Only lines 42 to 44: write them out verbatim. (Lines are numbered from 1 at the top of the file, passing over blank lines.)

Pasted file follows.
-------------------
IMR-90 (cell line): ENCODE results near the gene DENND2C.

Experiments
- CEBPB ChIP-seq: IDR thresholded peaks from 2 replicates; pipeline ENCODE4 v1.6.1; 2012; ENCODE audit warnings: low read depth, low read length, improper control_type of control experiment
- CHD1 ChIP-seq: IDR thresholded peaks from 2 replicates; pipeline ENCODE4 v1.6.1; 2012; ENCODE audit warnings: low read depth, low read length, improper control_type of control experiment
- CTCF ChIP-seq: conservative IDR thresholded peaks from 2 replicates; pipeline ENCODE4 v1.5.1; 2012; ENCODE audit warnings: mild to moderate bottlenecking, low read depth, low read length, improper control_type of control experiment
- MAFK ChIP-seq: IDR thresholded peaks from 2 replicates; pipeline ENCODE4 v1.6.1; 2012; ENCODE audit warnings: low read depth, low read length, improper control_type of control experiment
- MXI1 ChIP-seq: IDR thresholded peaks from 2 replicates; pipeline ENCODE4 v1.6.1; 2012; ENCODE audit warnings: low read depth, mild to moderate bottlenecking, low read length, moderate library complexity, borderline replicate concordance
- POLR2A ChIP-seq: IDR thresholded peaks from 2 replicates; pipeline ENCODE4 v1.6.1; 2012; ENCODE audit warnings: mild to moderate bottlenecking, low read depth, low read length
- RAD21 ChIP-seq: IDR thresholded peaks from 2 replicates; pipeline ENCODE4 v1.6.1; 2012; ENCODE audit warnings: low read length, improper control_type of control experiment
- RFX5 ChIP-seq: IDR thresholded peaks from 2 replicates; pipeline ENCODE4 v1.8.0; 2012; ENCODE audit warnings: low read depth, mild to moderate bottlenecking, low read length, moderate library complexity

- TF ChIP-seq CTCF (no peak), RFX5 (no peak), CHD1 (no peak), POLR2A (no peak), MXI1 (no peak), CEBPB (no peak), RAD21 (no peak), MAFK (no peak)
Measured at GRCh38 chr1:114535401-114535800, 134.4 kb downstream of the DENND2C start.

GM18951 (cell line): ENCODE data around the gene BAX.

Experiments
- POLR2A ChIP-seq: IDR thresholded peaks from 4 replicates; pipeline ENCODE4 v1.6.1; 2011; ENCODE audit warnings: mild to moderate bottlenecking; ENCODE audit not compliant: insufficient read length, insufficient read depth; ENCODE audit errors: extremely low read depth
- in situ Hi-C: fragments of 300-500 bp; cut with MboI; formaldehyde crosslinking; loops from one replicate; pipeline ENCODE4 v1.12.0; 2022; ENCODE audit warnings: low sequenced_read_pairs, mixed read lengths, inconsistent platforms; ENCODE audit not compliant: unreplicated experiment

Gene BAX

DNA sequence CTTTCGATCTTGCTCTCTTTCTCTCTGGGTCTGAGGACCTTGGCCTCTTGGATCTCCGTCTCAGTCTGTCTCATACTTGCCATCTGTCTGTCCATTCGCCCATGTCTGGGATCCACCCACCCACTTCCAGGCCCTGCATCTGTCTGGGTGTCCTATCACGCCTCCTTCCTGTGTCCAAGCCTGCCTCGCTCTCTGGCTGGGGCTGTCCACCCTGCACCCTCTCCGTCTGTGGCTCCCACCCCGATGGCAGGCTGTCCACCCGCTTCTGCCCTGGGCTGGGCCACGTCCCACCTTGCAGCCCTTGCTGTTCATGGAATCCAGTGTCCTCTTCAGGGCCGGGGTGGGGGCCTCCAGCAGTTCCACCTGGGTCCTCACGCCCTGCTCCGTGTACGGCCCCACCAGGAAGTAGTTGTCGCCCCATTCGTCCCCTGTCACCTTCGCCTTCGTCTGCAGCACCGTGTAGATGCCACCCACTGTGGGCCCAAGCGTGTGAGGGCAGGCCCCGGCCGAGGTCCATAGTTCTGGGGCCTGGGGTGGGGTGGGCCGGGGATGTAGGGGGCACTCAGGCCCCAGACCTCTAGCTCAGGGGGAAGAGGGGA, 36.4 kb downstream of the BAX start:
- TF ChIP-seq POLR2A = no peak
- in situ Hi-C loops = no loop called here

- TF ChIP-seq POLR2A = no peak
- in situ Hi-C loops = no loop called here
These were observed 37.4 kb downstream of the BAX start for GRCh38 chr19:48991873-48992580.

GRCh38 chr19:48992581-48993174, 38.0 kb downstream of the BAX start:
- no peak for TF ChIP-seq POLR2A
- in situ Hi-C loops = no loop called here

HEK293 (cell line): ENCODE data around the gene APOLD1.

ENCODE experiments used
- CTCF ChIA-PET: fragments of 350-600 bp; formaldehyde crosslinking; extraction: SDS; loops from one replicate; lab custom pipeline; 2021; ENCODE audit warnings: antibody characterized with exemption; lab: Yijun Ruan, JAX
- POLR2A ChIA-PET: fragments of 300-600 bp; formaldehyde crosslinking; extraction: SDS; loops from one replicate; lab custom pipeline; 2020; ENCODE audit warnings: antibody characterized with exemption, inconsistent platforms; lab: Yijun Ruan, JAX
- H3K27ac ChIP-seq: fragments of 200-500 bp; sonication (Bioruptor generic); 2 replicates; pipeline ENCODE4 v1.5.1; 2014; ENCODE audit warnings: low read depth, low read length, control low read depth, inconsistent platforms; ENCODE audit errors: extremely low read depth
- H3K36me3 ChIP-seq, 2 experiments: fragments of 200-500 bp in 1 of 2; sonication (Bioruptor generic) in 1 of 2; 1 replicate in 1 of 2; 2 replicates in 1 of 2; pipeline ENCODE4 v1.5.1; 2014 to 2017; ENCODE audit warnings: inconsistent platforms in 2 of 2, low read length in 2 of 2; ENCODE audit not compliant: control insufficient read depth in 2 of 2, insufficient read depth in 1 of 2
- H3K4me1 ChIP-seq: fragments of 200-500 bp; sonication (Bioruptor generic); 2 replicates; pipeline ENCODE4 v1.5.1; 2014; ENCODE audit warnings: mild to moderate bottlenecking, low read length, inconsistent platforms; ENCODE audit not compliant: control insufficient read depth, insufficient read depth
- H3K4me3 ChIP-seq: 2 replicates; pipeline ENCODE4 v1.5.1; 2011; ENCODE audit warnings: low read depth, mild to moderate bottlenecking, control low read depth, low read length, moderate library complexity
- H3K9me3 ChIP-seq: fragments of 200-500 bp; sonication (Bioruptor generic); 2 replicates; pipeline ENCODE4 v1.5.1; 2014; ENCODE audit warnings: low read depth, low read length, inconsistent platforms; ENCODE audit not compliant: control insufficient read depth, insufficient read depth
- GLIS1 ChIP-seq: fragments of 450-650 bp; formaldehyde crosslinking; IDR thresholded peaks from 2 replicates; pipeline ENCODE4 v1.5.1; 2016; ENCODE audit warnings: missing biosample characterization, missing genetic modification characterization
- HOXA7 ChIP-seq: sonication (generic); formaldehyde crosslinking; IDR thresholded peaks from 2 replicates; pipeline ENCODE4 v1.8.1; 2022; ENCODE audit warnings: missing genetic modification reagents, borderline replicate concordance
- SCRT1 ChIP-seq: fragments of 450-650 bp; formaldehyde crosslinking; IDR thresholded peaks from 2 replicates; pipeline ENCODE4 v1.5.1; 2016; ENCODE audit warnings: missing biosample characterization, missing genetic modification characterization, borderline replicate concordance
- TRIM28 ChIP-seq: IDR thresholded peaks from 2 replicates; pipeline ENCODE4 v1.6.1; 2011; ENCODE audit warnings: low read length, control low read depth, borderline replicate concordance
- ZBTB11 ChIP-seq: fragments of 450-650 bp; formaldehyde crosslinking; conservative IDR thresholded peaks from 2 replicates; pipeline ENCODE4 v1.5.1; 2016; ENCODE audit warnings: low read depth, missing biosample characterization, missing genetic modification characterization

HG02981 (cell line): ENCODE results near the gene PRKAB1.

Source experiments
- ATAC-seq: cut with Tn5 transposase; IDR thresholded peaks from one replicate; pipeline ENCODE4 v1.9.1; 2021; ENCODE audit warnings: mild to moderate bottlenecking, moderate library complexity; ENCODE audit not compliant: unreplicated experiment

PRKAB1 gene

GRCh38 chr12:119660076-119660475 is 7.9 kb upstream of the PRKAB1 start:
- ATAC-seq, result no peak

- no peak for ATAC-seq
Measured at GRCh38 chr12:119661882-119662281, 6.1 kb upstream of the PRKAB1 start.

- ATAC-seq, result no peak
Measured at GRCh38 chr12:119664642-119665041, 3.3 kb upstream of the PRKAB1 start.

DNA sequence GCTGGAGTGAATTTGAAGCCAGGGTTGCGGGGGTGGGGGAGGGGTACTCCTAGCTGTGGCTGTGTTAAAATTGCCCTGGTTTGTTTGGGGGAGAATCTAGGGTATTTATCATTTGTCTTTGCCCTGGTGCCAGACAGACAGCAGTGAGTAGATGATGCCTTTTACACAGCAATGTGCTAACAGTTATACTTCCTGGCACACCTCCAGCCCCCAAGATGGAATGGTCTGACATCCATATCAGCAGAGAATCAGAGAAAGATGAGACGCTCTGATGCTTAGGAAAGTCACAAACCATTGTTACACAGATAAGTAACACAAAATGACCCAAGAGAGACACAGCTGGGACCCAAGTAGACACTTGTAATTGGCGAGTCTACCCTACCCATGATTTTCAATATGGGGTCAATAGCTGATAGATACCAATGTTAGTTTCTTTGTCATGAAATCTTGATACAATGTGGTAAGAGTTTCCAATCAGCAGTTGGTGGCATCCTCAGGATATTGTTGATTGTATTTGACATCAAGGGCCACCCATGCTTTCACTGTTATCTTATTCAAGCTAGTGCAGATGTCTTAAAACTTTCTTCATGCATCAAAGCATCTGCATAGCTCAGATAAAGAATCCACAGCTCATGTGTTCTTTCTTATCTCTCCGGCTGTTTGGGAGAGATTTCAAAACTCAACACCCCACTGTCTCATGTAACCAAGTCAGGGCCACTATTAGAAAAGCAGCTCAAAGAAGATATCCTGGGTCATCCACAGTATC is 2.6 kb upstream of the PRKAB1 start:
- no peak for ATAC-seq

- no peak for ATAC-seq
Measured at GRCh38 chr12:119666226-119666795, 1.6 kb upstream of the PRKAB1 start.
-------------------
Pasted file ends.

Source experiments
- ATAC-seq: cut with Tn5 transposase; IDR thresholded peaks from one replicate; pipeline ENCODE4 v1.9.1; 2021; ENCODE audit warnings: mild to moderate bottlenecking, moderate library complexity; ENCODE audit not compliant: unreplicated experiment

PRKAB1 gene